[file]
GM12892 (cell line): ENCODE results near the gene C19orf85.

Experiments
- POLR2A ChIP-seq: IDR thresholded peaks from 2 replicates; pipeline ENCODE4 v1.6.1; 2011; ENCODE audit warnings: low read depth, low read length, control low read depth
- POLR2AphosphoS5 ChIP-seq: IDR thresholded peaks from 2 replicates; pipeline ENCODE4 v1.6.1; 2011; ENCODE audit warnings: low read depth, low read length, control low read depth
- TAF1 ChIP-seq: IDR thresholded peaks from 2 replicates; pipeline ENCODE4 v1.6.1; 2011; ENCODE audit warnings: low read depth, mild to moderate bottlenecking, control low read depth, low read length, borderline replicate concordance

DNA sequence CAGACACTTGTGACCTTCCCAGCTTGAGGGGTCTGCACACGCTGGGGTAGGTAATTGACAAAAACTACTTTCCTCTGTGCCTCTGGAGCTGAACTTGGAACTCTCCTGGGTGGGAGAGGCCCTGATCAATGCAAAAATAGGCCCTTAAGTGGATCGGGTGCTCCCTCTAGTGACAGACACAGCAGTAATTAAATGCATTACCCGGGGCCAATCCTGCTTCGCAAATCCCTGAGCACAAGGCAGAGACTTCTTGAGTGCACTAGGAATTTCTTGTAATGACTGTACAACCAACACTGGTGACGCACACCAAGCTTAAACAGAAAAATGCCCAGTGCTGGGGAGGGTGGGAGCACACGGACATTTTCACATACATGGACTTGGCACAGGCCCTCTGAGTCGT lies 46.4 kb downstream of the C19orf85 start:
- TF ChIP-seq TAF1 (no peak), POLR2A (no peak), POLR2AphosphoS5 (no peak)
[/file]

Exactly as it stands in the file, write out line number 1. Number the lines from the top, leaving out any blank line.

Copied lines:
GM12892 (cell line): ENCODE results near the gene C19orf85.